If designed well, an assignment gives students a chance to rehearse, practice, and integrate the most important knowledge and skills they’ve picked up thus far in the class—and even to learn new things. This is what makes it the opposite of busywork. First of all, if the assignment is truly germane to the subject matter and goals of the course, it’ll by necessity push students to review relevant material. Then, by asking students to restate, transform, and apply that material, the work will deepen understanding. An essay might require students to synthesize various readings or theories; a presentation demands that learners find ways to express ideas in their own words; a research proposal strengthens one’s grasp of concepts by pushing toward the application of those concepts. Along the way you might be interested in developing new knowledge or skills; for example, maybe you want students to investigate a topic but also practice the ability to work effectively with others; group work, if structured well, can help people attain interpersonal as well as academic goals. Blogging can, too.
It bears noting that, in many cases, students will need more than one round of practice in order to master what they need to master. Consider whether your second assignment should resemble your first in order to give them adequate experience before moving on to new things.
To this end, also consider whether more frequent, smaller assignments might lead to more practice opportunities (and perhaps more learning) than fewer, higher-stakes assignments.
As mentioned above, it’s important to let students know what your goals and expectations are for any given assignment. It can be especially helpful to give these instructions in multiple formats, including aloud and in writing. A written version of instructions, according to John Bean, has several advantages: “(1) it meets the need of sensing or concrete learners…(2) it gives all students something to refer to late at night when their class notes no longer seem so clear; (3) if your institution has a writing center, it helps writing consultants understand what the professor is looking for…(4) most importantly, it helps professors identify potential problems with the assignment and thus clarify its purpose and focus.” He further argues that assignment instructions should be clear about the nature of the task, the audience, format, expectations for students’ work process (e.g., revisions, group work, etc.), and the assessment criteria you’ll be applying.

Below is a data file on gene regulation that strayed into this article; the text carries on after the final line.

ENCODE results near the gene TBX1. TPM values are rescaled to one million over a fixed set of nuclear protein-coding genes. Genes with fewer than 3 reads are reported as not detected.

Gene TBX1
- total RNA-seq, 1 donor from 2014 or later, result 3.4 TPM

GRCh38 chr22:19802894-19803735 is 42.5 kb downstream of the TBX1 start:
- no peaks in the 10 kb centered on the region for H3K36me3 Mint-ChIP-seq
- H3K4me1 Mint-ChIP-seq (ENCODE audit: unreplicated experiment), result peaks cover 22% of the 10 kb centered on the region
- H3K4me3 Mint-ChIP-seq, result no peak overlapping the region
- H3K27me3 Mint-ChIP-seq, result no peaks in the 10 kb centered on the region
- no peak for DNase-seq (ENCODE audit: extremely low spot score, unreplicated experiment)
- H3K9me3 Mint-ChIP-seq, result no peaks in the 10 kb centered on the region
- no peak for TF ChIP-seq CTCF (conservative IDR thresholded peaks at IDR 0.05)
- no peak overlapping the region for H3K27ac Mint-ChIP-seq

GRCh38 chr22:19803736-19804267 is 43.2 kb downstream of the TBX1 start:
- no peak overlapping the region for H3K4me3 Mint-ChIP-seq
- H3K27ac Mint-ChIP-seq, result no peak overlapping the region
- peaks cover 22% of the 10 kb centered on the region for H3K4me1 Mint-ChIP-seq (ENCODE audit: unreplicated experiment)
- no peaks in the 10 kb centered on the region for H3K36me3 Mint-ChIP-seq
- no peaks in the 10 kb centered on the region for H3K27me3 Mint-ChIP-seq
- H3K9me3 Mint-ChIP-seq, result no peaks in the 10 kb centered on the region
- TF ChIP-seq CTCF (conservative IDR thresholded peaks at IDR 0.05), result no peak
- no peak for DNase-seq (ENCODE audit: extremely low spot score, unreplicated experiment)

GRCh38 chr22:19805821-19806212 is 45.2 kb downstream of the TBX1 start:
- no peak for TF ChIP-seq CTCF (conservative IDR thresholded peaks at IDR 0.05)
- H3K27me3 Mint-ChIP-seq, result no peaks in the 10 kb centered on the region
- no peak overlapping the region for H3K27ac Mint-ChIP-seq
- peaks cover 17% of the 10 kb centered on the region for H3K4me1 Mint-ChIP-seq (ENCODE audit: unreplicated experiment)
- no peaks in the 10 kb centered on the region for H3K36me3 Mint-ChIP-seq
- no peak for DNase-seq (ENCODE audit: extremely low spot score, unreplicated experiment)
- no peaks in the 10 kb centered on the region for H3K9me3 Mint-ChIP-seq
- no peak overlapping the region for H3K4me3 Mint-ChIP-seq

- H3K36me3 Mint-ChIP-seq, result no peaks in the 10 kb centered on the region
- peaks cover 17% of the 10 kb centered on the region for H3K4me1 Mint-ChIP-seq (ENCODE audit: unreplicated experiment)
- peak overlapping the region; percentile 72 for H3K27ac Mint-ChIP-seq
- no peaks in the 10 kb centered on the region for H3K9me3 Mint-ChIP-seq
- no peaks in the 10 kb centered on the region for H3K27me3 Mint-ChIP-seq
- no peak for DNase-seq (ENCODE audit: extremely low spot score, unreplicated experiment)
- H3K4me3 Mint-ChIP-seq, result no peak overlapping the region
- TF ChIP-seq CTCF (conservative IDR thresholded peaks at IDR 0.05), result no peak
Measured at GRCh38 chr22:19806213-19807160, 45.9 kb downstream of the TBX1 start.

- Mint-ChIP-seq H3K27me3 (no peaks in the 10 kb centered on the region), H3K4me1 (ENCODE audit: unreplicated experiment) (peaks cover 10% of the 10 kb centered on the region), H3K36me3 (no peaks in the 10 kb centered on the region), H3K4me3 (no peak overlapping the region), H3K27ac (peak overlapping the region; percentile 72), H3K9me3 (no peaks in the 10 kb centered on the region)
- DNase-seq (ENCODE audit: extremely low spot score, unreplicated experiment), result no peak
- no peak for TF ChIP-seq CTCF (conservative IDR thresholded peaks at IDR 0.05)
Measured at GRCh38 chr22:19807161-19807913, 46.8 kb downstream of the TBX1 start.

It’s also important to avoid busywork for the teacher, and busywork happens when you end up grading something that tells you little to nothing important about students’ learning, just for the sake of having something to grade. Instead, aim to assign students work that demands relevant and informative performances. The bottom line is to assign work that allows students to demonstrate what you really want to see. An open-book take-home exam isn’t a great way to assess memorization of concepts, but it can be an excellent way to see what students do with those concepts when they have time to review them and gather their thoughts.
This is another place where rubrics come in handy, for you and for the students. Designing the rubric (and see our Assessment Portal for more on this) helps you to get clear on what you’re looking for, and—if you discover that your assignment, as originally designed, won’t give you much that’s worth grading—might even cause you to revise the assignment before sharing it with the students. Then, when the rubric is in students’ hands, it will (ideally) guide them to produce an assignment that will reveal what they’re capable of.
It’s also worth keeping in mind that “assessment” is not synonymous with “grading.” It may be that you want to assign grades to each of your students’ assignments, or it may be that you want to use them simply to gather information (and you might, for example, give students full credit for effortful work rather than grades based on their relative effectiveness at the task).
Please reach out to us at firstname.lastname@example.org if you'd like to have a conversation with someone at CNDLS about these or other teaching issues.